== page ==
Franz LISZT (1811-1886)
Totentanz, Paraphrase on ‘Dies irae’ [17:21]
Symphonic Poem No. 6 ‘Mazeppa’ [16:30]
Symphonic Poem No. 11 ‘Hunnenschlacht’ [14:42]
Symphonic Poem No. 3 ‘Les Préludes’ [15:32]
rec. February/March 2016, Studio Odradek
ODRADEK RECORDS ODRCD329 [64:08]
Franz Liszt is generally regarded as the greatest pianist of all time, in much the same way as Niccolò Paganini reigned supreme over the violin. So, it comes as no surprise that the bulk of the Lisztian oeuvre is devoted to the piano. Through his music the composer transformed the instrument into a vehicle of virtuosity. His working life coincided with the development and emergence of the modern piano. In addition to his original compositions, Liszt wasn’t averse to making transcriptions of other composer’s music as well as his own. This gave audiences, before the advent of recordings, their sole opportunity to hear such music in the drawing rooms and salons. The Beethoven Symphonies, which he transcribed, are examples that immediately spring to mind.
Liszt’s transcriptions appear in arrangements for solo piano, two pianos and one piano with four hands. It’s in the latter category that the Duo Tsuyuki-Rosenboom perform their recital. They were formed in 2009, and this is their debut CD. They’ve chosen musical compositions ‘based on different programmatic backgrounds from the visual arts, literature and philosophy’. Of the four works featured, three are transcriptions by Liszt, with the Totentanz, Paraphrase on ‘Dies irae’ in an arrangement by the duo themselves. It’s noticeable that in the three transcriptions by Liszt, he is careful to avoid a mere ‘copy and paste’ approach, rather allowing the music to metamorphose completely transformed with additional material added. He explores the instrument’s capabilities to the full, exploiting it’s myriad range of colour and sonority.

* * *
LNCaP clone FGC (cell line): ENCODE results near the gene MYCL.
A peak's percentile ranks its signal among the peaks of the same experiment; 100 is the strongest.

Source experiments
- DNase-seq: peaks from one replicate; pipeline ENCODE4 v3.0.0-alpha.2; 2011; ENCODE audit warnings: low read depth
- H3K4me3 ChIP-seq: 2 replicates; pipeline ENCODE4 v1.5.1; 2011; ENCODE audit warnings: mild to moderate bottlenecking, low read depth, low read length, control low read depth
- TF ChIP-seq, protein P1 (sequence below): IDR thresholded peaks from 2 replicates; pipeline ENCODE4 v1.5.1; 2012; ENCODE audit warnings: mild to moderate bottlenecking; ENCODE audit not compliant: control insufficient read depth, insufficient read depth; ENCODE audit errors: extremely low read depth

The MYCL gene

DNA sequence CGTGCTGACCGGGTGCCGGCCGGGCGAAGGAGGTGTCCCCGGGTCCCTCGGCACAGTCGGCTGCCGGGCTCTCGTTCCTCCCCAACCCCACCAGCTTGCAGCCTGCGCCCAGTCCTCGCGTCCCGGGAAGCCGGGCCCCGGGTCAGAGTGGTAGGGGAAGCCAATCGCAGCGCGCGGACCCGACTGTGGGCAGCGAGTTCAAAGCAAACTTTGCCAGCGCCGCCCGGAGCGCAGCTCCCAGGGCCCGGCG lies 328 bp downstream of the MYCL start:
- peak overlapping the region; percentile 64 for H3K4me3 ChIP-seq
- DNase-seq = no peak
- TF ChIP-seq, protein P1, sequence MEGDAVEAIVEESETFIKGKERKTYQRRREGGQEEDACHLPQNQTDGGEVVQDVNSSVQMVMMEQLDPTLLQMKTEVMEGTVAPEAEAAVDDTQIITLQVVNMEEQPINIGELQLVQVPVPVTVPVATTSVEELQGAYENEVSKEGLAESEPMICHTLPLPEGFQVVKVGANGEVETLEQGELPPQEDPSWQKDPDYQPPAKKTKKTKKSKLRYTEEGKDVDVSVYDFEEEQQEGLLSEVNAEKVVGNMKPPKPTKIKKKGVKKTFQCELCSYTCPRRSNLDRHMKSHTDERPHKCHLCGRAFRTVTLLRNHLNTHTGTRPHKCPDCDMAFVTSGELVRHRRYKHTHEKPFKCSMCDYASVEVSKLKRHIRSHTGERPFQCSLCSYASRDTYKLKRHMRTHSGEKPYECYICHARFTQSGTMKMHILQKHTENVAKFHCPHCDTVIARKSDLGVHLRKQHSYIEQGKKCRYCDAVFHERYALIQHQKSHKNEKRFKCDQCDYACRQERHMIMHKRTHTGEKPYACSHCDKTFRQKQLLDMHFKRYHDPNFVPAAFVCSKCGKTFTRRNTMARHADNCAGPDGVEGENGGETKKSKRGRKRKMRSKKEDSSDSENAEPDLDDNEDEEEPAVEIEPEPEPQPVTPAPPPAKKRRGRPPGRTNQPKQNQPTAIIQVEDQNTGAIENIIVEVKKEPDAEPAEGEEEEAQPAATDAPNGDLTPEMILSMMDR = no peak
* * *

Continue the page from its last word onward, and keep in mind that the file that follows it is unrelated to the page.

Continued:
The star of this impressive spectacle of sound is the duo’s own transcription of Totentanz, from which the album takes it’s title. It’s literally a mind-blowing extravaganza of scintillating pianism. A stomping rhythm ushers in the theme, and my first reaction was to have a double take, thinking an orchestra had entered the fray. The players achieve some wonderful sonorities and this, together with Odradek’s state-of-the-art sound makes for a thrilling aural experience. The duo cleverly employ some acoustic props such as quicksilver harp effects by strumming the piano strings, drums and castanets, rhythmic tapping to evoke skeletal bodies ……..it just goes on!
The other three works are here receiving their world première recording debuts in these four hand incarnations. Pianistic virtuosity and profound musicianship strongly make their mark. It’s a delight to encounter the ‘Hunnenschlacht’, which is a new one for me. I particularly enjoyed hearing the more familiar ‘Les Préludes’ which, in it’s orchestral version, has always been one of my favorite orchestral showpieces.
This is a spectacular debut recital disc, well-recorded and inclusive of some well-written documentation in English, German and Japanese. The Duo Tsuyuki-Rosenboom’s polished performances are carefully detailed, idiomatically phrased and finely-graded dynamically. Their like-minded commitment, shared empathy and singularity of vision, secure the performance’s success. You’re in for a treat.